> - Issues CSCtr83500 and CSCtr83418 are fixed - so hardset
> and auto speed/duplex ports is no longer a showstopper.

We do see issues in 12.2(52)EY2 where the Gig-E ports don't 
report utilization statistics for the interface. I'm not 
running any traffic on any of the Gig-E ports in my lab 
right now, so can't tell whether this issue is fixed in the 
new code.

Not sure whether you're seeing anything like this. The 
10Gbps uplink ports are fine, though, even in the older 
code. The issue only affects the Gig-E ports.

I'll get a chance to pump some traffic through and test.

> - Limited MPLS testing shows no issues that I can tell.

MPLS still seems fine here too.

Traffic forwarded via MPLS has no issues.

> - Bridge domain routing restrictions relaxed somewhat are
> welcome!

On our side, EVC's seem to take the 'xconnect' command just 
fine - EVC Xconnect, as Cisco call it.

I'm remote right now, so don't have another box with 'up/up' 
interfaces to test with to see whether it actually signals 
okay. Will work on that later (including sessions with SVI-
based and EVC-based xconnects on Cisco's, as well as toward 
a Juniper).

> - QoS options seem still very much like a Catalyst switch
> than a router.

I don't think so - while the ME3600X/3800X does not have a 
fully developed QoS compliment, it's more along the "router" 
lines than the "Catalyst" lines. Thank God!

As it stands now, I'm glad to see that the issues with QoS 
are not hardware related, so far.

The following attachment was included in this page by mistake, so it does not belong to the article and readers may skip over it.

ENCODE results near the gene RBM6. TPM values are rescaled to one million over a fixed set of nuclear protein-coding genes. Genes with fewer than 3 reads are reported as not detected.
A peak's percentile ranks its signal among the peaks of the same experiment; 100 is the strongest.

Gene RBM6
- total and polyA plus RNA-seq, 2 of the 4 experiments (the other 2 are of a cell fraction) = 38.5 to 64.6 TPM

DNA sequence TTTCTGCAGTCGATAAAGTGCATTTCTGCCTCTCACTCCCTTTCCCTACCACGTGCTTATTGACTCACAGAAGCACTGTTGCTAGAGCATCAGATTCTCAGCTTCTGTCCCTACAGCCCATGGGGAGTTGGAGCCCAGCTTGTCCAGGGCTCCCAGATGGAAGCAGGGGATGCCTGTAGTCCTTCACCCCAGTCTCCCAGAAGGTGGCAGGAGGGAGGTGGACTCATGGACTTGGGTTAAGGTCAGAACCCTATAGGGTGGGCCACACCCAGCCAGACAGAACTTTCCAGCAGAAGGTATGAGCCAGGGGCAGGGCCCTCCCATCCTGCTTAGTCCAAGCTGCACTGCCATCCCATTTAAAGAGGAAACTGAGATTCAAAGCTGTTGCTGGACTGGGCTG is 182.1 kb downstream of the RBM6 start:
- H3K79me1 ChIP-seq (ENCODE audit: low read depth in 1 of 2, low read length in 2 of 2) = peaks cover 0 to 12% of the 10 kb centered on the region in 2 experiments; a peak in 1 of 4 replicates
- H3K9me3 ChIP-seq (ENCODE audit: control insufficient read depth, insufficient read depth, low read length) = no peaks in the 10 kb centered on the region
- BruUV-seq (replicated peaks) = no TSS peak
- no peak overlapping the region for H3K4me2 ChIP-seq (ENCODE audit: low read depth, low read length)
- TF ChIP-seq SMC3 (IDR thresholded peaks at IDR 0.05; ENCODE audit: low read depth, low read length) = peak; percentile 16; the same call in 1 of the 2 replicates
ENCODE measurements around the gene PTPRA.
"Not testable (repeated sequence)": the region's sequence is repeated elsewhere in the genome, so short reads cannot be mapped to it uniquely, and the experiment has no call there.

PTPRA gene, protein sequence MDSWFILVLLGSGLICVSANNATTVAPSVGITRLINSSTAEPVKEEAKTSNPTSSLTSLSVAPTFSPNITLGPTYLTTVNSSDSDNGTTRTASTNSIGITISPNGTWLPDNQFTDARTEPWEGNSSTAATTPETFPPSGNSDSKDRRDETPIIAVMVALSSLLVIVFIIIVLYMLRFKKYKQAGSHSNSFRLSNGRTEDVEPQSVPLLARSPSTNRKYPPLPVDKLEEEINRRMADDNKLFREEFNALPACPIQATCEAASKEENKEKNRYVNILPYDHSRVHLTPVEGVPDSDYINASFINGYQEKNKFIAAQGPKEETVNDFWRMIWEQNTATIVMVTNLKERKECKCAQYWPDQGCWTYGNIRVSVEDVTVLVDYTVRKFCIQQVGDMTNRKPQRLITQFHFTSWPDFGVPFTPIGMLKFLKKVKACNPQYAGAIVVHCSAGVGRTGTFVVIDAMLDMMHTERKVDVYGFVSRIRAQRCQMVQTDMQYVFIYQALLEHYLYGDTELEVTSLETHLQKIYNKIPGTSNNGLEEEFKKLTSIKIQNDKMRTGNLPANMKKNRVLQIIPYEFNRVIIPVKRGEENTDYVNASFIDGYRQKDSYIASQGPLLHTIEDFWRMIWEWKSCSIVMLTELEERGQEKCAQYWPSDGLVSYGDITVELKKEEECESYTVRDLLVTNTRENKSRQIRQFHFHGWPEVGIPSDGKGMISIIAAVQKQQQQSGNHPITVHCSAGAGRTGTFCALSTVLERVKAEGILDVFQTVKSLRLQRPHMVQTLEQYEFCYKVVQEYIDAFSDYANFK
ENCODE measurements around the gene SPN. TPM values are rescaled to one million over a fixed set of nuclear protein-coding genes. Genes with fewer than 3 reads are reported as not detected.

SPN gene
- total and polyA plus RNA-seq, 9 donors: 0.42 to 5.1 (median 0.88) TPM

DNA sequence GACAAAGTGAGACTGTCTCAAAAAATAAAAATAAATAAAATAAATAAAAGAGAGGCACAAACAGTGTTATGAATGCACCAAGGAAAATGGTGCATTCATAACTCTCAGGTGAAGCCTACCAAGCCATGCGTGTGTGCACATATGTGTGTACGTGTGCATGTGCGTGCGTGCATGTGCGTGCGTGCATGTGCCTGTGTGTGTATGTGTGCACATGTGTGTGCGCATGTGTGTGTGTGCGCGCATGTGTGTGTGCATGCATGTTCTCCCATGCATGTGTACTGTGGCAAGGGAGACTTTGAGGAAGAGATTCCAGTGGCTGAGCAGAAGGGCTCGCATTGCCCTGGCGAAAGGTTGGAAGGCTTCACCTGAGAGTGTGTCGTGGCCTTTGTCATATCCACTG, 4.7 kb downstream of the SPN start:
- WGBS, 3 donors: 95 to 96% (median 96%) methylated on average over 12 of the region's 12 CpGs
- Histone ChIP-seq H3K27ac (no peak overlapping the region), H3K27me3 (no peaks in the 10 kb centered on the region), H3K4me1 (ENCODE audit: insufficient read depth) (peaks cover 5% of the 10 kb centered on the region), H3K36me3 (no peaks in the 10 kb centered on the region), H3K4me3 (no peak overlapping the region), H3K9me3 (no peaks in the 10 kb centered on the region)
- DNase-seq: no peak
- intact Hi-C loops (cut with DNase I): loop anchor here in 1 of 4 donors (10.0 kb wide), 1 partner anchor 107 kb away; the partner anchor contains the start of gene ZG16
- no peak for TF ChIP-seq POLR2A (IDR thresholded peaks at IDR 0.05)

> For example applying a very basic 10M
> inbound and outbound policer on a VLAN interface to rate
> limit a customer for example, is not as simple as say, a
> software based router.

We normally apply the service policy either on the physical 
interface or EVC.

Anyway, QoS is still broken re: egress policing - this new 
release still supports only specifying non-default classes, 
and said classes MUST be serviced by the LLQ scheduler. So 
no joy here.

We still can't use this until egress policing supports all 
classes (especially the default class) and is not limited to 
Priority queue servicing.

In general, I think IOS still doesn't support Priority and 
Custom queuing for IPv6 packets. I need to confirm this as 
of today.

> Note:  there are 21 pages of resolved caveats in this
> code compared to the original 15.1(2)EY release.  It's
> undoubtedly a good thing that problems are being fixed,
> however 21 pages of caveats resolved (about 180 bugs)
> and IPv6 support appearing is arguably more than a
> "minor rebuild" as the version number would indicate,
> but sounds rather like some serious fixes have gone on
> behind the scenes.

Do you have a link to the release notes? I normally follow 
the one in the download section but that one definitely 
isn't 21 pages long :-).

> I am hoping the next rebuild release will be in 6 weeks
> with 30 caveats fixed, and not 5 months with 150+ queued
> up.  ME guys if you are listening...more releases with
> fewer changes is easier to manage and deploy and less
> risky to upgrade in the field than fewer, far between
> drops of code.

Well, what I know now is that we certainly aren't ready to 
leave our old 12.2(52)EY2 just yet. There wouldn't be much 
point except some bug fixes (and the introduction of new 
ones), given the number of boxes we have in the field.

> Having said that, things are looking good and I'm giving
> this code a thumbs up.  Well worth the upgrade from
> 12.2(EY)3a.

Definitely good to see Cisco have moved quick in bringing in 
IPv6, and I certainly applaud them (IPv6 ACL's as well VTY 
access works too via a v6-supporting Cisco SSH server). But 
it's nowhere near production quality for us, especially when 
it affects how we run IPv4.

So we'll be taking a pass on this release.

Thanks for sharing, Reuben.

PS: some key things we're still missing on this box (there's
    more but these are the ones I think the list would find
    more generic across operators):

	- v4 and v6 uRPF support.
	- EVC SNMP monitoring.
	- 4-byte ASN support.
	- MC-LAG.